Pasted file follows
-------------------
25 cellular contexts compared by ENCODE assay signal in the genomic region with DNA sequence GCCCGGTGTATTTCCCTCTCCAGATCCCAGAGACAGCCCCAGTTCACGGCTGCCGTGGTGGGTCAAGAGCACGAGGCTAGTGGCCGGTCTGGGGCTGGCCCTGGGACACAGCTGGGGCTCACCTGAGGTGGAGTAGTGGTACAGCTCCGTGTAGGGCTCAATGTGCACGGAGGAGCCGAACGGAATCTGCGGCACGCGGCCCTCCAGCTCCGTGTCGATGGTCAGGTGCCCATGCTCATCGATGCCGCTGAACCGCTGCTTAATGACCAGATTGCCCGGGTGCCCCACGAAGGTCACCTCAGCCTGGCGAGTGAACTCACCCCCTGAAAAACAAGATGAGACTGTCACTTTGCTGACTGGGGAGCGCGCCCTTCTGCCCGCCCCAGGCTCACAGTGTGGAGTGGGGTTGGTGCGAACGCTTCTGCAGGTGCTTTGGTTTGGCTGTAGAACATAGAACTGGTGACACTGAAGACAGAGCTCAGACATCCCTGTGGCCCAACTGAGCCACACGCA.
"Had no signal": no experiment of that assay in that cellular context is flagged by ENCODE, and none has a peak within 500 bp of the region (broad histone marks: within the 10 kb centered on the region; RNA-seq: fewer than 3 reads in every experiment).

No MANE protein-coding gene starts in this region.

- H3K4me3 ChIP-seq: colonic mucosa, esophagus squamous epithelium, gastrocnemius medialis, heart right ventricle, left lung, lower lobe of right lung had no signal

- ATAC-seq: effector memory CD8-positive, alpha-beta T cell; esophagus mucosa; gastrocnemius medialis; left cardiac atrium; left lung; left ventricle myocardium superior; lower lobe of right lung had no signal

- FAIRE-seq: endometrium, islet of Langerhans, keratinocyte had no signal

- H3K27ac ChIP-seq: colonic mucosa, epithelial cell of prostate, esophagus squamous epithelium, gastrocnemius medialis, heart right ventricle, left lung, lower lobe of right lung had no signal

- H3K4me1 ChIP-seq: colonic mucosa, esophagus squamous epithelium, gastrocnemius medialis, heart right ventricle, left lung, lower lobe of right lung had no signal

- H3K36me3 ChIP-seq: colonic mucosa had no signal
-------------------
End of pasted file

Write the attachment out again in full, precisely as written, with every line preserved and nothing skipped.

25 cellular contexts compared by ENCODE assay signal in the genomic region with DNA sequence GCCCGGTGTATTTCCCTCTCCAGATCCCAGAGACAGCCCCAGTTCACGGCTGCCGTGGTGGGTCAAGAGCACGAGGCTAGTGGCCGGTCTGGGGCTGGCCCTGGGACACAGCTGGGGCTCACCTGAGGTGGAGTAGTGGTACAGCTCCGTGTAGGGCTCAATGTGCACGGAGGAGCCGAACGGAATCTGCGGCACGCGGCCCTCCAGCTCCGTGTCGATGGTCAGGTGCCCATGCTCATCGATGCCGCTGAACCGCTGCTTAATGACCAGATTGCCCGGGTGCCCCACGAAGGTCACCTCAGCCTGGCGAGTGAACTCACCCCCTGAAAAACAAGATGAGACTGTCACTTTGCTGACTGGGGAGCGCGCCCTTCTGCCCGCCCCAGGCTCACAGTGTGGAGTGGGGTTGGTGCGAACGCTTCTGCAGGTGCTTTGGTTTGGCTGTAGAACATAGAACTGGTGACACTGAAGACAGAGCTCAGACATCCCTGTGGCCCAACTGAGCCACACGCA.
"Had no signal": no experiment of that assay in that cellular context is flagged by ENCODE, and none has a peak within 500 bp of the region (broad histone marks: within the 10 kb centered on the region; RNA-seq: fewer than 3 reads in every experiment).

No MANE protein-coding gene starts in this region.

- H3K4me3 ChIP-seq: colonic mucosa, esophagus squamous epithelium, gastrocnemius medialis, heart right ventricle, left lung, lower lobe of right lung had no signal

- ATAC-seq: effector memory CD8-positive, alpha-beta T cell; esophagus mucosa; gastrocnemius medialis; left cardiac atrium; left lung; left ventricle myocardium superior; lower lobe of right lung had no signal

- FAIRE-seq: endometrium, islet of Langerhans, keratinocyte had no signal

- H3K27ac ChIP-seq: colonic mucosa, epithelial cell of prostate, esophagus squamous epithelium, gastrocnemius medialis, heart right ventricle, left lung, lower lobe of right lung had no signal

- H3K4me1 ChIP-seq: colonic mucosa, esophagus squamous epithelium, gastrocnemius medialis, heart right ventricle, left lung, lower lobe of right lung had no signal

- H3K36me3 ChIP-seq: colonic mucosa had no signal